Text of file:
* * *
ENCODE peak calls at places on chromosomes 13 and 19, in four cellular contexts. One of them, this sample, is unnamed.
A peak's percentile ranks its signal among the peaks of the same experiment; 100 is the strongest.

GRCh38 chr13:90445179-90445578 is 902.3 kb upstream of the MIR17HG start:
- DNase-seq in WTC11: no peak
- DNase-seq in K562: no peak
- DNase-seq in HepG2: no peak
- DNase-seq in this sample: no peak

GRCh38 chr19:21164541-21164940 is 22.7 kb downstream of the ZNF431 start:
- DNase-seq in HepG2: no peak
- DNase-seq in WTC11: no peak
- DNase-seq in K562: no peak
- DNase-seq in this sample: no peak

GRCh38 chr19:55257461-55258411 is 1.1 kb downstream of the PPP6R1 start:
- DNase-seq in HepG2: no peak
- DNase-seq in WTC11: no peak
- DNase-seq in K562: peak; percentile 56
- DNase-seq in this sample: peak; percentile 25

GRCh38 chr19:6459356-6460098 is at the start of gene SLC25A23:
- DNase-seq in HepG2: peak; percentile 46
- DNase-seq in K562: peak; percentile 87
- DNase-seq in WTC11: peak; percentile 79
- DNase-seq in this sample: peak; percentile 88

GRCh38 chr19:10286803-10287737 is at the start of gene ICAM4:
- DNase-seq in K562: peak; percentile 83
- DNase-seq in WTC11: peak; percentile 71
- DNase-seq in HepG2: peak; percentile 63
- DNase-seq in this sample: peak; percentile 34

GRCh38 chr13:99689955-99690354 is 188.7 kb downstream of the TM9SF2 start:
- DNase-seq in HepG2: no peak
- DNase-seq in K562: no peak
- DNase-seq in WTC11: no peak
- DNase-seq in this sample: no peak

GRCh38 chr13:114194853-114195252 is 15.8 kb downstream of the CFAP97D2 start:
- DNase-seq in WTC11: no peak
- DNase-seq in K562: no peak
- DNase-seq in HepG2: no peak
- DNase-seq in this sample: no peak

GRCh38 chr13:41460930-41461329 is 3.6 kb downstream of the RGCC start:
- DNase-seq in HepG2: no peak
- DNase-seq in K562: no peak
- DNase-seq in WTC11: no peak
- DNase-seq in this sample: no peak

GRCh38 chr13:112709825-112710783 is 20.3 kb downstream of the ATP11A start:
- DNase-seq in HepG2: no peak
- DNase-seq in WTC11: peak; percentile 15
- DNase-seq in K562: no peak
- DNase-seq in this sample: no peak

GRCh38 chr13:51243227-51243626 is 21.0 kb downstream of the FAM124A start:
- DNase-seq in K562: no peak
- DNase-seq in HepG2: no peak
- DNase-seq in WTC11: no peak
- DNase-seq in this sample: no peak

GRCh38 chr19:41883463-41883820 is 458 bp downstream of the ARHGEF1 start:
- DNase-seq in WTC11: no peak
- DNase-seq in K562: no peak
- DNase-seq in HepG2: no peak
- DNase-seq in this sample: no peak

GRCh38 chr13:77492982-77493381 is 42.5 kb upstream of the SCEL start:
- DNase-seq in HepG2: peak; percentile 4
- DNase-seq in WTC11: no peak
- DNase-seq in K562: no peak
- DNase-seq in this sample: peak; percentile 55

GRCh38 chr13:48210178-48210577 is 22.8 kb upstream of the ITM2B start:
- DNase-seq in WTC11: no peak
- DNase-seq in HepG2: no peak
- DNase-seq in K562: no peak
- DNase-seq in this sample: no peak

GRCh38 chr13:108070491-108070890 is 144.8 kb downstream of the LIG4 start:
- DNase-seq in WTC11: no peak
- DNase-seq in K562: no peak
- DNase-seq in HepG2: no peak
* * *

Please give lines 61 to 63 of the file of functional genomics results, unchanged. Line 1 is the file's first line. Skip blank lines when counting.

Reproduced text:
- DNase-seq in K562: no peak
- DNase-seq in this sample: peak; percentile 55

GRCh38 chr13:48210178-48210577 is 22.8 kb upstream of the ITM2B start: